- When Trixie shows up for revenge and curb-stomps Twilight Sparkle in the My Little Pony: Friendship Is Magic episode "Magic Duel", Twilight's only chance to fight back is some Training from Hell to become as powerful as Trixie. However, being well-aware that she can't match her power, Twilight instead uses trickery and stage magic, which is Trixie's usual specialty, to defeat her.
- Batman: The Animated Series had Batman vs a Robot Me that was trying to replace him. Batman let the Robot version believe it had killed him (by throwing him into a bottomless pit); the robot was such an exact copy it suffered a mental breakdown and then destroyed itself for violating Batman's One Rule.
- To some extent, the evolution of strategy and tactics is one series of these after another. Tactics constantly evolve to adjust to social, political, and technological factors, and in turn affect them in turn. One needs to look only at World War I: the deadlock of the trenches led to the development of quickfire artillery barrages, squad and platoon assault tactics, armored advances, all of which would have been unimaginable to all but the most prescient officers in 1914. The success of the tank led to entire strategies built around it that would dominate the Second World War and the Cold War. What seemed new and outside-the-box in the last war could quickly turn into standard operating procedure in the next.
- In team sports such as American football, on occasion someone will develop a new tactic that other teams simply aren't prepared to defend against when it's first used. If there isn't a rule change to prohibit it, other teams will often copy it or develop defenses to stop it.
- This can also happen to individual players, in team or individual sports. Bobby Orr wracked up high scoring numbers when he entered the National Hockey League by driving directly to the net, a tactic he was able to do because teams weren't used to defensemen being such aggressive scorers and so instead of going after him, they tried to block the pass to a forward that a defenseman would normally make.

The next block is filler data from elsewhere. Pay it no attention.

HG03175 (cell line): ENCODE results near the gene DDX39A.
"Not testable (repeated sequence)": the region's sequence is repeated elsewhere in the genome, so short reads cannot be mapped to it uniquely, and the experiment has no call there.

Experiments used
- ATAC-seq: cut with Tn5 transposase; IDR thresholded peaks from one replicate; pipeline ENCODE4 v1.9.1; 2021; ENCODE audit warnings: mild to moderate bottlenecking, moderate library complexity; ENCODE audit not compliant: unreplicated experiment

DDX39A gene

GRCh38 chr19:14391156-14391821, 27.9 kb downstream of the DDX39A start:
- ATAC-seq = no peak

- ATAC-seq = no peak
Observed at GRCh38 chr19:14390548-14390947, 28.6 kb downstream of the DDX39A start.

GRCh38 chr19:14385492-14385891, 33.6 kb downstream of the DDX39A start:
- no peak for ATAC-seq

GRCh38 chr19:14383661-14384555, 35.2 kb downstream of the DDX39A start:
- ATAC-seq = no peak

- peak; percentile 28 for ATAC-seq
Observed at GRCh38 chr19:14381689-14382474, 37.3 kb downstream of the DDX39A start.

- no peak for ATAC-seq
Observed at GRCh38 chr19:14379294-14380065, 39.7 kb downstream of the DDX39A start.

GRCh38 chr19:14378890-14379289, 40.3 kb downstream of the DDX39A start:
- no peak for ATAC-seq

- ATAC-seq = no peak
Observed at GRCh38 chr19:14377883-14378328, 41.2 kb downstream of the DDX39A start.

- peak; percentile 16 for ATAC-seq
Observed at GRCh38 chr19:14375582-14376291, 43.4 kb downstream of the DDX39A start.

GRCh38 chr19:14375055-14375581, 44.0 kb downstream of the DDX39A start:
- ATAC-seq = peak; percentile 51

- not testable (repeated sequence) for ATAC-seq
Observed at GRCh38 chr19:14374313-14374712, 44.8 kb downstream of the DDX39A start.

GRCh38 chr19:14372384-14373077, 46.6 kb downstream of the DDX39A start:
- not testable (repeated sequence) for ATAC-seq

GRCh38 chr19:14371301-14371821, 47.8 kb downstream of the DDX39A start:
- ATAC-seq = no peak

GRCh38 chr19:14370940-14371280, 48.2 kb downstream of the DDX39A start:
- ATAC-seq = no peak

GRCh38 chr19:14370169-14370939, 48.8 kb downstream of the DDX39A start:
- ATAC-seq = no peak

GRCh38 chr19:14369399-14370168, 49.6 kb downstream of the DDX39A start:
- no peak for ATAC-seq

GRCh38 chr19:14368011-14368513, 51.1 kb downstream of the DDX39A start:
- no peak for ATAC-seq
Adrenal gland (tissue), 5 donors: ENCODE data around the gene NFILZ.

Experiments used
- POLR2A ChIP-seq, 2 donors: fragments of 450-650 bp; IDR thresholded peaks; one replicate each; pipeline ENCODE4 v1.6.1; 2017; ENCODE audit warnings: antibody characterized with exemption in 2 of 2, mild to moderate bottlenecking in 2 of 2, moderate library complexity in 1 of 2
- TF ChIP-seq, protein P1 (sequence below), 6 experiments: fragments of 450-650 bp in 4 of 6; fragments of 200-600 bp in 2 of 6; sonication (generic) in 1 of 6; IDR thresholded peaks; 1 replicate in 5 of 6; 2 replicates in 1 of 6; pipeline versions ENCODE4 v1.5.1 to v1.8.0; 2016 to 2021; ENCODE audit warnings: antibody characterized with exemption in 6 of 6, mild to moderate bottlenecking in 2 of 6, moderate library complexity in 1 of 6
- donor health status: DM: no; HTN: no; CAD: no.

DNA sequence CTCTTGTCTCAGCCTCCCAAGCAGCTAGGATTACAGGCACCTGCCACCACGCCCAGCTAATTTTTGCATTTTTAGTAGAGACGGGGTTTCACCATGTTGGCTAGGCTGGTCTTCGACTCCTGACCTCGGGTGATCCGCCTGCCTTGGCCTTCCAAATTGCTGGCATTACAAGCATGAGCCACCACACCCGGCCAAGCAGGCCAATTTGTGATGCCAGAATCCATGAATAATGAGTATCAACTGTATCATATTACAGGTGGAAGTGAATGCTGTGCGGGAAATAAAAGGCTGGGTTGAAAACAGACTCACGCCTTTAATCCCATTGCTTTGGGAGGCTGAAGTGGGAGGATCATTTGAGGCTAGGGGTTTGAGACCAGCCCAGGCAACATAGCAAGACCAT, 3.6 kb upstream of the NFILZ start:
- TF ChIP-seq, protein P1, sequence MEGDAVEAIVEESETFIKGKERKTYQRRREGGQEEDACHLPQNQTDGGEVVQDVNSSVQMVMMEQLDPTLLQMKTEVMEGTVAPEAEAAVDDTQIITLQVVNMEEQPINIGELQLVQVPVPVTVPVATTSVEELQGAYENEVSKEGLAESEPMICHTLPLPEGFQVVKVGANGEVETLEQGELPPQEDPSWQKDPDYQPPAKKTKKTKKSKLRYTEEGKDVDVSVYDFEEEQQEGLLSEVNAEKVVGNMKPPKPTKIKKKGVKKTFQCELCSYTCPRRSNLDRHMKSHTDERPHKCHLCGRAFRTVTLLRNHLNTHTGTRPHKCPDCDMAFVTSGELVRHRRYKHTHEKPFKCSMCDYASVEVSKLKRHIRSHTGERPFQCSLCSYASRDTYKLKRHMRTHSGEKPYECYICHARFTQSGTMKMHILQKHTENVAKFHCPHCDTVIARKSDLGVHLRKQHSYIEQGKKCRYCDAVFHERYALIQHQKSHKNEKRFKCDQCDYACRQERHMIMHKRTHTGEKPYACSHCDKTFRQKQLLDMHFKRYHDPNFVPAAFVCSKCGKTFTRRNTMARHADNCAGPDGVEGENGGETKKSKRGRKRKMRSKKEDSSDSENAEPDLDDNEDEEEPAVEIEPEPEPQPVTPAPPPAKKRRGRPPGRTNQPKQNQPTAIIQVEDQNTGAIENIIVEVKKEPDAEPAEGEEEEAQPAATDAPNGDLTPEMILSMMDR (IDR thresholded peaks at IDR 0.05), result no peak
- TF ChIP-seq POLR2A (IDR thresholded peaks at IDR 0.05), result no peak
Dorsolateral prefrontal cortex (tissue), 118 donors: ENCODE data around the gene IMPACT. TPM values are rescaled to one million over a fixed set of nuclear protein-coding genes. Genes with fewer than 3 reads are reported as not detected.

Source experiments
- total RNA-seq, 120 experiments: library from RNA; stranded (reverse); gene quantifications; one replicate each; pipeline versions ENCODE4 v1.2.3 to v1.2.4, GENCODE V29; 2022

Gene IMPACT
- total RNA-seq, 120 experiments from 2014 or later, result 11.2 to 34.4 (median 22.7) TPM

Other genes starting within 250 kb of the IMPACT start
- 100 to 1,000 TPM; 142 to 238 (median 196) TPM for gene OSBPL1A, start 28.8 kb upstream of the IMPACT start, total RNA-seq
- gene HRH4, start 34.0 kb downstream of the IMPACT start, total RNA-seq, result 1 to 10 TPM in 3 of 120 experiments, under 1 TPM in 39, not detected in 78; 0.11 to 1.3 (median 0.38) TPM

- In ancient Greece, armies used the phalanx formation where soldiers would have several lines of soldiers of equal lengths with the front line interlocking shields. Because the shield was held in the left hand, the soldiers on the right of the formation would not benefit from the interlocking shields; to compensate, the toughest soldiers would be placed on the right side. At the Battle of Leuctra between Sparta - the dominant power of the time and with a reputation of having a strong army - and Thebes, the Theban general Epaminondas ordered his outnumbered troops to make unorthodox and uneven phalanxes, putting his elite troops on the left instead of the right and even more forces behind them. The result was the Spartans being overpowered, the Thebans gaining victory and ousting the Spartans as the dominant Greek power, and inspiring Kings Phillip II and Alexander III of Macedonia to adopt new approaches in battle tactics, changing the course of history.
- NASCAR driver Smokey Yunick did this so often 'Yunicking the rules' became a phrase. As an example, when rules limited the size of the gas tank, he replaced all the fuel line with exhaust pipe to hold more, adding several more gallons that technically were not part of the fuel tank.